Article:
The Warriors were outhustled by a team that, frankly, is younger and has superior athletes. The Timberwolves, with three starters 21 or younger, flashed their potential, and it is vast. They weren’t always careful but they never stopped coming, which is why they shot 36 free throws to eight for the Warriors.

And the Warriors simply couldn’t pull it together well enough to win yet another game that could have gone either way.

The combined offensive efforts of Harrison Barnes (20 points, 8-of-11 shooting), Shaun Livingston (14, 6-of-6) and Andrew Bogut (10, 5-of-7, with 15 rebounds) were not enough to offset the giveaways, the free-throw disparity and the fact that reigning MVP Stephen Curry was 7-of-25 from the field and 4-of-14 from deep.

“It was a pretty bad night all around after the first six minutes,” Kerr said.

So now the quest for 73 is in peril. The Warriors would need to win all four games. They believe they can do that, but not with such performances as that against the Timberwolves.

Is it worth it, after losing two of three at home after starting out 36-0 at Oracle, to continue the chase?

“It’s more worth it to get on the right track, to get playing well,” Green said. “If we get playing well, all that stuff will take care of itself. But we’re not playing well.”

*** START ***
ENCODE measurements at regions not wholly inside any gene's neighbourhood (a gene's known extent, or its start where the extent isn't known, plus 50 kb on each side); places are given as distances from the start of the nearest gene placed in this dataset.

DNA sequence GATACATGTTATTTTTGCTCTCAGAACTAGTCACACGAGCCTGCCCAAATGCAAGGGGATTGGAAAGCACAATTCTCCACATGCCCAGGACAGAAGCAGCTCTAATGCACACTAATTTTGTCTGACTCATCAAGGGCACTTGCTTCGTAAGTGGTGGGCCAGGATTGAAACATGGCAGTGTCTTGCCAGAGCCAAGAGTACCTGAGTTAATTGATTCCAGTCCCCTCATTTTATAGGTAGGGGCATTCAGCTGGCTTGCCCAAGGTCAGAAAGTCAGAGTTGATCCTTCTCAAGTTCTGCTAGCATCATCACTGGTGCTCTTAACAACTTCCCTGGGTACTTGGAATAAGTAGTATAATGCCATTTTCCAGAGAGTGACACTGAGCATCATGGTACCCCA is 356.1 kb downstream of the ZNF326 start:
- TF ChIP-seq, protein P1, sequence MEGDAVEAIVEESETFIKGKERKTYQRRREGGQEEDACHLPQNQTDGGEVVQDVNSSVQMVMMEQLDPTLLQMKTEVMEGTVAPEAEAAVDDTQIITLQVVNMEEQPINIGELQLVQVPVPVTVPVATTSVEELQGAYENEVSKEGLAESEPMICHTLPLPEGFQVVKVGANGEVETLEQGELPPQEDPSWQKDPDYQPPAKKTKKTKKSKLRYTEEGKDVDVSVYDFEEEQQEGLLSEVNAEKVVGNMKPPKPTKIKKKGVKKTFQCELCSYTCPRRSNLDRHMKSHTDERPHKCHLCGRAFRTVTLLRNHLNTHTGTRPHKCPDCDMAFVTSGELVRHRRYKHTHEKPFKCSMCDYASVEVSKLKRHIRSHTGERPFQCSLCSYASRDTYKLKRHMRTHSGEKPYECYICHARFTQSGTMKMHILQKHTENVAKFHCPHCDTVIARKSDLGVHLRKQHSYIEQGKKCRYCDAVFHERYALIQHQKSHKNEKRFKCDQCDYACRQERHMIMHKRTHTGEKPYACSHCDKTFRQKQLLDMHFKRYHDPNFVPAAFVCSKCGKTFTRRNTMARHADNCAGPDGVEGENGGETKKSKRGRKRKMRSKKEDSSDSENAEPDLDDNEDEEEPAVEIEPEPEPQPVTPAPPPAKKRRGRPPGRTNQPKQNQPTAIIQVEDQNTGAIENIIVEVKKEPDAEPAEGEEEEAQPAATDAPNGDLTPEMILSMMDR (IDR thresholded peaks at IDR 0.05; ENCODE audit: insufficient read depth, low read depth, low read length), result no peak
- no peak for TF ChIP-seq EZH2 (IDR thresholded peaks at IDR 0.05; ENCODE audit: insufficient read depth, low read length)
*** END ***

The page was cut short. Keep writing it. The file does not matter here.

Warriors’ NBA draft lottery picks since 1990, ranked from worst to best

Warriors’ NBA draft lottery picks since 1990, ranked from worst to best

It's been a while since the Warriors had an NBA draft pick in the lottery.

But due to Kevin Durant's departure and injuries to Steph Curry and Klay Thompson, the Warriors own the worst record in the NBA and will have one of the top picks in the 2020 draft.

Before general manager Bob Myers and the Warriors' front office add a top talent to the roster, let's look back at all the lottery picks the franchise has made since 1990.

From Tyrone Hill in 1990 to Harrison Barnes in 2012, here are the Warriors' last 17 lottery picks ranked from worst to best.


Trae Young says he'll catch Steph Curry as NBA's best shooter in 1 year

Trae Young says he'll catch Steph Curry as NBA's best shooter in 1 year

In light of the coronavirus outbreak putting all American sports on an indefinite pause, hot takes have become the topic du jour for fans relegated to their homes.

While joining “The Big Podcast with Shaq,” Atlanta Hawks star Trae Young was pressed on the many comparisons the young point guard draws to Warriors star Steph Curry.

On the subject of taking over Curry’s title as the NBA’s most feared shooter, Young doesn’t think it will be long before he overtakes Steph.

[RELATED: Watch Steph make someone's day by joining their IG Live]

It’s hard to take any stock in this statement given how much Shaq pressed the 21-year-old to answer.

But Young’s talent is unmistakable, and there’s a chance we’ll see Young resetting the record books one day the way Curry has throughout his 11 years in the NBA.

A year though? I’d imagine Curry and his teammates would disagree with that timeline.